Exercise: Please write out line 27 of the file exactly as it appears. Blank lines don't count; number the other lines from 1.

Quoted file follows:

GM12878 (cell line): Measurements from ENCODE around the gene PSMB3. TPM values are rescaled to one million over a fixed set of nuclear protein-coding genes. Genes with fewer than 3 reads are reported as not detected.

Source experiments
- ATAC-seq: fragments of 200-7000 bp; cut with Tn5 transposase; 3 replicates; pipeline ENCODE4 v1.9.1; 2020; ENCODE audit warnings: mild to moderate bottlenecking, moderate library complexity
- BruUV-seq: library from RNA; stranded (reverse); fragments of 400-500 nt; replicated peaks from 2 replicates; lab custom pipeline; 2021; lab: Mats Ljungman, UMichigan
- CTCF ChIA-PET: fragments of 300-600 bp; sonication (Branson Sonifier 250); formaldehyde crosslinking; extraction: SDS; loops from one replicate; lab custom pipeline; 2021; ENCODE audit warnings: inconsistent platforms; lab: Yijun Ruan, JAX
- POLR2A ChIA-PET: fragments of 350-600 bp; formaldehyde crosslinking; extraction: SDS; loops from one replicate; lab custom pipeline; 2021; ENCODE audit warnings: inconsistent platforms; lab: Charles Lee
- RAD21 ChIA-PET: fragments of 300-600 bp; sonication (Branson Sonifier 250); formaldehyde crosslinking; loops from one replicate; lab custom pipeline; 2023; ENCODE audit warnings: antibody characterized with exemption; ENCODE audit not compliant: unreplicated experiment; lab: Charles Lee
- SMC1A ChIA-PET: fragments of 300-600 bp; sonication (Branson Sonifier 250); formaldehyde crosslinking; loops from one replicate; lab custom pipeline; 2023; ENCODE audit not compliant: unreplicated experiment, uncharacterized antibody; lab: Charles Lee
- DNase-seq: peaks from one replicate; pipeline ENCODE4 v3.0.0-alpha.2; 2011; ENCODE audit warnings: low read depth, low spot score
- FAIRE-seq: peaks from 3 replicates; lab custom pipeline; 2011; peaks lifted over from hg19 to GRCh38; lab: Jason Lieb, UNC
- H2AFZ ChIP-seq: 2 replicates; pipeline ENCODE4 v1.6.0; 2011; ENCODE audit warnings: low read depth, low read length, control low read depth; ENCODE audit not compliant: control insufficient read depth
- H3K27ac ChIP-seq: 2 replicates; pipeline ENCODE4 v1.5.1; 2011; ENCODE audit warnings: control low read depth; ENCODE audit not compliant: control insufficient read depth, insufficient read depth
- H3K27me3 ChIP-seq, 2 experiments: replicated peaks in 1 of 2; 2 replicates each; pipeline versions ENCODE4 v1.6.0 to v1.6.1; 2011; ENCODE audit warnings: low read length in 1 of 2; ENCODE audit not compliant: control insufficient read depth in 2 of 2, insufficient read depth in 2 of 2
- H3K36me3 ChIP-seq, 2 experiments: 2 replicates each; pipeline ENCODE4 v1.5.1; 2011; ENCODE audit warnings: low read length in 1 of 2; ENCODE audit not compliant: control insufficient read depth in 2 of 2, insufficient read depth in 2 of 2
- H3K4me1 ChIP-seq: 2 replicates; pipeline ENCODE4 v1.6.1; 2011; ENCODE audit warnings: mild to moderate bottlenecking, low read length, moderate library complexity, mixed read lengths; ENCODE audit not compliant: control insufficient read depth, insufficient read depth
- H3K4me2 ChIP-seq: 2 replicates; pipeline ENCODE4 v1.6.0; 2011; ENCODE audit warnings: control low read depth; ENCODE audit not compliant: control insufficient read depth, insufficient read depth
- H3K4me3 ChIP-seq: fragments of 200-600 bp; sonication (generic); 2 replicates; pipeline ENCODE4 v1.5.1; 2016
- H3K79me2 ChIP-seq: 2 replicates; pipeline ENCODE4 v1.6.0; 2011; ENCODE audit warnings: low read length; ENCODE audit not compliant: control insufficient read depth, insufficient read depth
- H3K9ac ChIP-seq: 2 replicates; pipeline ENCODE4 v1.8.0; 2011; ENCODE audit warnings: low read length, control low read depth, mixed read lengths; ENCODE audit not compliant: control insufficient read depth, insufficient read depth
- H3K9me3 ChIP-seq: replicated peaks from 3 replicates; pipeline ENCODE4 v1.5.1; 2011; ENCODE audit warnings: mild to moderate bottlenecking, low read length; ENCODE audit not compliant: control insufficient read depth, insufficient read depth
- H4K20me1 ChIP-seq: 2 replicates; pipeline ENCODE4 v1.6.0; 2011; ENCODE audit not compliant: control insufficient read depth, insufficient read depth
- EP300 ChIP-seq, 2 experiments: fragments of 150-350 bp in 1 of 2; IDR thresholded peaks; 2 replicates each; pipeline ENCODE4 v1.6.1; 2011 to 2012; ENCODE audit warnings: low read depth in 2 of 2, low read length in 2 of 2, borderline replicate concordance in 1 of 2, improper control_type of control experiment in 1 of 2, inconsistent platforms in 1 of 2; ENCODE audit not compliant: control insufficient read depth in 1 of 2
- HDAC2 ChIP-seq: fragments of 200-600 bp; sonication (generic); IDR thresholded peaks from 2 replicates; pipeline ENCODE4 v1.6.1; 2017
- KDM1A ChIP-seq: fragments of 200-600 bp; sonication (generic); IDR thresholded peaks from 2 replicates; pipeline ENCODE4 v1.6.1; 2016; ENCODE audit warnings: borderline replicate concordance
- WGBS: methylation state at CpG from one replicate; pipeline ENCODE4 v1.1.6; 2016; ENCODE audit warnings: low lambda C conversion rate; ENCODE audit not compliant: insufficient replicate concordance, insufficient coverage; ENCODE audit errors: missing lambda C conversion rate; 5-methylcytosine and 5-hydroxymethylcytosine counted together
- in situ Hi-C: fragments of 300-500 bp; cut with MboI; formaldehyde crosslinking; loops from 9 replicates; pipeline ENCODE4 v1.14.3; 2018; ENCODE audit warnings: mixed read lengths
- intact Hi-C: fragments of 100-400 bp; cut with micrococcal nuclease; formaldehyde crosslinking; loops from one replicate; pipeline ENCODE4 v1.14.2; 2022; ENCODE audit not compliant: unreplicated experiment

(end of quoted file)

- intact Hi-C: fragments of 100-400 bp; cut with micrococcal nuclease; formaldehyde crosslinking; loops from one replicate; pipeline ENCODE4 v1.14.2; 2022; ENCODE audit not compliant: unreplicated experiment